Information for Clinicians

What is Slumber Camp?
Slumber Camp is an award-winning, 28-day, online course that teaches the principles of cognitive behavioral therapy for insomnia (CBT-I). CBT-I is recommended as the first-line treatment for insomnia by the American College of Physicians and the American Academy of Sleep Medicine.

What is CBT-I?

CBT-I is a behavioral treatment that asks participants to make counterintuitive changes to their sleep patterns. The foundational principles of CBT-I are called sleep restriction and stimulus control. These techniques have been shown to have a dramatic impact even when taught in one or two sessions with a primary care physician or mental health nurse practitioner.

Sleep restriction is a systematic protocol that asks participants to monitor their nightly sleep patterns, consolidate all of their time in bed into a single rest period, and then make weekly adjustments to optimize sleep efficiency. This requires a small amount of math which is usually done in session with a therapist. Slumber Camp uses a sleep calculator to automate this process.

Stimulus control is the extreme, literal interpretation of the sleep hygiene recommendation to “only use your bed for sleep and sex.” The goal is to break the association between the bed and wakefulness. During stimulus control, participants are asked to leave the bedroom if they have been awake for more than 20 minutes, engage in calm activities, and then only return to bed when they feel sleepy again. This technique is marginally effective when done casually, but incredibly potent when engaged in a rigorous, systematic way.

The remainder of CBT-I is focused on techniques which have more modest evidence and effect sizes. In Slumber Camp, we call techniques with significant evidence core skills. These include relaxation training, light and dark management, and paradoxical intention. In addition, we discuss ideas which have theoretical value, but limited evidence in the treatment of insomnia. I call these principles tweaks, and they include sleep hygiene education and traditional cognitive therapy techniques. Slumber Camp focuses heavily on the foundational skills of sleep restriction and stimulus control, and then adds in core skills and tweaks as participants progress through the course.

Myths about CBT-I

CBT-I is sleep hygiene. This is false. Sleep hygiene may be included in CBT-I interventions, but there is little evidence that sleep hygiene education is an effective intervention for insomnia, either as monotherapy or when added as a component of CBT-I. In Slumber Camp, I deliberately de-emphasize these principles until strong, evidence-based behavioral patterns have been established. Sleep hygiene principles are treated as tweaks—theoretically useful skills that can be applied if they seem helpful to the participant.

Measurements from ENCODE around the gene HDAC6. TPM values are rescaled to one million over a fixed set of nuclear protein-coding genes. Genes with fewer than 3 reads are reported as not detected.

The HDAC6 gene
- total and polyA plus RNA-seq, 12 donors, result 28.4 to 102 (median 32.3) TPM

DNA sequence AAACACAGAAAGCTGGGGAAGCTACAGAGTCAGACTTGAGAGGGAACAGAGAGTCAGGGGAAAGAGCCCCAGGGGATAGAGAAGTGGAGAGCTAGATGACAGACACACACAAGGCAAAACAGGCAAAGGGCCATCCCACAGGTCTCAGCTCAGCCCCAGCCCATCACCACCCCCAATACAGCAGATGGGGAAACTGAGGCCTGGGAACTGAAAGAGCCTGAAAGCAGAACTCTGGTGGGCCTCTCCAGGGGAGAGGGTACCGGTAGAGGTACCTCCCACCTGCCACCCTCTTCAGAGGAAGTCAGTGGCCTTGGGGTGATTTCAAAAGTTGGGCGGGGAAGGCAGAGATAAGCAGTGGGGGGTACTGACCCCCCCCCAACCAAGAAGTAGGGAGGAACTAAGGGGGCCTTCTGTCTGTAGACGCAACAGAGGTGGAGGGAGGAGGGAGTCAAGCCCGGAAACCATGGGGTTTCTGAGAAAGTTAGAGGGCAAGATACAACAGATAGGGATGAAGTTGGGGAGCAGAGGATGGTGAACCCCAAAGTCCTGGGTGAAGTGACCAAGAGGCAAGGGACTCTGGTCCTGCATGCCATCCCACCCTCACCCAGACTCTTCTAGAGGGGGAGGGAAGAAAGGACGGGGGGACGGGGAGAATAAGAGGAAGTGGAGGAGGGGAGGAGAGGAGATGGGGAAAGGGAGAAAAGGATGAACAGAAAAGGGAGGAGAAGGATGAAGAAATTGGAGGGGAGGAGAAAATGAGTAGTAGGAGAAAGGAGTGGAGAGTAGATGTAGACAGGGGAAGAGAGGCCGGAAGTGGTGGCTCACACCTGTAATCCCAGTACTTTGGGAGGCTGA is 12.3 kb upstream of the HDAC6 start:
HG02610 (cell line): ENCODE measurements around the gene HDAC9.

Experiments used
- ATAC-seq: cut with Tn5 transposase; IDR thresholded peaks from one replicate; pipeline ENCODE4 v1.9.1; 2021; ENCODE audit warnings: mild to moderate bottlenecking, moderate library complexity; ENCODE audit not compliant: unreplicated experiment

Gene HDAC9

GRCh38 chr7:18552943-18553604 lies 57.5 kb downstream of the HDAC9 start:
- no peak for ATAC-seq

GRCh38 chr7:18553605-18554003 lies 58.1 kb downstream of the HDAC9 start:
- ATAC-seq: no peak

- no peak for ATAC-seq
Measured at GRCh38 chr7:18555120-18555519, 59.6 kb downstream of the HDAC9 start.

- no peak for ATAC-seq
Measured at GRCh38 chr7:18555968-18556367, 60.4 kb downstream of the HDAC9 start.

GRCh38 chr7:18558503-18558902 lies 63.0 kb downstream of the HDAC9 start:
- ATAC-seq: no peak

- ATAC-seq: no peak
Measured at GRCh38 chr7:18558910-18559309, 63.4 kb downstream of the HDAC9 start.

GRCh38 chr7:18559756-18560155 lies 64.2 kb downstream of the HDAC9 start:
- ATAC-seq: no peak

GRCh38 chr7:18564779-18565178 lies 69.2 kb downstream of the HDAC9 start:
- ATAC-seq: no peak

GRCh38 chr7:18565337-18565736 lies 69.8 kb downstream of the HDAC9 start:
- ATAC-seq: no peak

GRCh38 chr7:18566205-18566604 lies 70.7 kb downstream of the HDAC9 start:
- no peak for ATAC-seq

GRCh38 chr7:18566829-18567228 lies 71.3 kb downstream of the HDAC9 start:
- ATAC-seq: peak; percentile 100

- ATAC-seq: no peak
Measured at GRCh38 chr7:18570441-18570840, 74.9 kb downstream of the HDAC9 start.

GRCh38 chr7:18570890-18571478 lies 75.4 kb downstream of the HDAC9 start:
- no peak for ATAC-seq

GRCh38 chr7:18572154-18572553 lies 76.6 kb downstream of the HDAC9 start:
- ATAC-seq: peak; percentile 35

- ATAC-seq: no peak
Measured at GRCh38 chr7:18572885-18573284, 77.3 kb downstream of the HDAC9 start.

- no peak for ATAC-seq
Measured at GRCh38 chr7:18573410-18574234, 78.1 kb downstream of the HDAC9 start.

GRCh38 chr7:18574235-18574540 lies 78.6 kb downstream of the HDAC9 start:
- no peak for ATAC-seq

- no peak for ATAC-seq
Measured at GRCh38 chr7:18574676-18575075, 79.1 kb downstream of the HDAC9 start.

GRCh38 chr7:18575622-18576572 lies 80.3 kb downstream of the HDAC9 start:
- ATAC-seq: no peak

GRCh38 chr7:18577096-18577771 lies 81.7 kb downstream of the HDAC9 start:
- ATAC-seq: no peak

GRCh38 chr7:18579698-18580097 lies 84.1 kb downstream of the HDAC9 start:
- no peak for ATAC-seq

CBT-I is a cognitive treatment focused on changing thinking patterns. This is false. CBT-I is primarily a behavioral treatment that focuses on altering maladaptive bedroom behavior. Cognition often changes through experiential learning, but this is a secondary effect. If you have some familiarity with CBT, you will know about a technique known as cognitive restructuring, which has been widely popularized in books like Feeling Good. This technique may be helpful in the treatment of depression and anxiety, but there is little evidence that traditional cognitive therapy interventions improve insomnia symptoms. In other words, other forms of CBT won’t address the core components of CBT-I that people with insomnia need to recover. For these reasons, Slumber Camp treats cognitive therapy as a tweak.

CBT-I focuses heavily on mindfulness meditation. This is mostly false. The earliest forms of CBT-I used progressive muscle relaxation, and some practitioners now use mindfulness meditation as one component of the therapy. There is reasonable evidence to support the addition of a relaxation training component to sleep restriction and stimulus control. During Slumber Camp, participants are taught deep breathing, mindfulness meditation, and progressive muscle relaxation after starting sleep restriction and stimulus control. Each of these three skills is practiced for a full week, so that participants have a chance to discover a technique they find useful. As relaxation training does have significant evidence, it (along with light and dark management and paradoxical intention) is considered a core skill.

CBT-I is only effective in people with primary insomnia. This is false. CBT-I has been shown to be effective in patients with insomnia comorbid to a number of psychiatric and medical conditions. In fact, there is growing recognition that insomnia is itself a syndrome rather than “just a symptom.” This is reflected in the most recent versions of the International Classification of Sleep Disorders (ICSD-3) and Diagnostic and Statistical Manual (DSM-5) which no longer recognize a distinction between primary and secondary insomnia. Persistent insomnia often needs treatment even if the underlying cause is reversed.

Is online CBT-I an evidence-based intervention?

Online CBT-I is a clinically proven intervention which has been tested in many randomized controlled trials. To my knowledge, it is the most well-validated of all online, automated, psychotherapy interventions.

There are at least two reasons why online CBT-I is effective. First, the core techniques of CBT-I are concrete and mechanical. Individual adjustments are baked into the protocols, making it an ideal self-directed intervention.

Second, in-person CBT-I has a large effect size. This helps improve efficacy even when diluted by the lack of nuance, connection, and motivation that an in-person therapist often provides. For a highly motivated participant, the gap between online and in-person CBT-I may be very small.